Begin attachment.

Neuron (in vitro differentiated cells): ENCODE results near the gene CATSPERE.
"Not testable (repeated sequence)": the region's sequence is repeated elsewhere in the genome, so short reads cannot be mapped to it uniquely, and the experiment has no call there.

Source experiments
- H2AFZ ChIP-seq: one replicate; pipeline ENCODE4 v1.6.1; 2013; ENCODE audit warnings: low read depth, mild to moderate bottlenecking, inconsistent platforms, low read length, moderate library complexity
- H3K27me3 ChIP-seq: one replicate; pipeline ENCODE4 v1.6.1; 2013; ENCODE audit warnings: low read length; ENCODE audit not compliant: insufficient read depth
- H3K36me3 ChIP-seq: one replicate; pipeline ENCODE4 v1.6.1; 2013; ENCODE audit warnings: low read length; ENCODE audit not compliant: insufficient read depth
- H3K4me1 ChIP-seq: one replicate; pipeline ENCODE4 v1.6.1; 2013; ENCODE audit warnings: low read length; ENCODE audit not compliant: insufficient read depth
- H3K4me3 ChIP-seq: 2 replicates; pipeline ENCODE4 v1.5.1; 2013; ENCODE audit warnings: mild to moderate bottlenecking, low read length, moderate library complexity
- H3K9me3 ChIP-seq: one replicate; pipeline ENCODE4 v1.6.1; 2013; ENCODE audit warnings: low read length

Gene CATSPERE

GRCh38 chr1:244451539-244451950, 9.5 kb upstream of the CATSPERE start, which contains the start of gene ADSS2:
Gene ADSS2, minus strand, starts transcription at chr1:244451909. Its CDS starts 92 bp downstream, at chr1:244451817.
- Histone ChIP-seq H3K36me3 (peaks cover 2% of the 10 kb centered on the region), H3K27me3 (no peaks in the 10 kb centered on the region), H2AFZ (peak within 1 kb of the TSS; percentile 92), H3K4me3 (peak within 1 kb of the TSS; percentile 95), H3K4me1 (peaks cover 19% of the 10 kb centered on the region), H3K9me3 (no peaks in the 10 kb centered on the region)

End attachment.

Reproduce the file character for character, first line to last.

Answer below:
Neuron (in vitro differentiated cells): ENCODE results near the gene CATSPERE.
"Not testable (repeated sequence)": the region's sequence is repeated elsewhere in the genome, so short reads cannot be mapped to it uniquely, and the experiment has no call there.

Source experiments
- H2AFZ ChIP-seq: one replicate; pipeline ENCODE4 v1.6.1; 2013; ENCODE audit warnings: low read depth, mild to moderate bottlenecking, inconsistent platforms, low read length, moderate library complexity
- H3K27me3 ChIP-seq: one replicate; pipeline ENCODE4 v1.6.1; 2013; ENCODE audit warnings: low read length; ENCODE audit not compliant: insufficient read depth
- H3K36me3 ChIP-seq: one replicate; pipeline ENCODE4 v1.6.1; 2013; ENCODE audit warnings: low read length; ENCODE audit not compliant: insufficient read depth
- H3K4me1 ChIP-seq: one replicate; pipeline ENCODE4 v1.6.1; 2013; ENCODE audit warnings: low read length; ENCODE audit not compliant: insufficient read depth
- H3K4me3 ChIP-seq: 2 replicates; pipeline ENCODE4 v1.5.1; 2013; ENCODE audit warnings: mild to moderate bottlenecking, low read length, moderate library complexity
- H3K9me3 ChIP-seq: one replicate; pipeline ENCODE4 v1.6.1; 2013; ENCODE audit warnings: low read length

Gene CATSPERE

GRCh38 chr1:244451539-244451950, 9.5 kb upstream of the CATSPERE start, which contains the start of gene ADSS2:
Gene ADSS2, minus strand, starts transcription at chr1:244451909. Its CDS starts 92 bp downstream, at chr1:244451817.
- Histone ChIP-seq H3K36me3 (peaks cover 2% of the 10 kb centered on the region), H3K27me3 (no peaks in the 10 kb centered on the region), H2AFZ (peak within 1 kb of the TSS; percentile 92), H3K4me3 (peak within 1 kb of the TSS; percentile 95), H3K4me1 (peaks cover 19% of the 10 kb centered on the region), H3K9me3 (no peaks in the 10 kb centered on the region)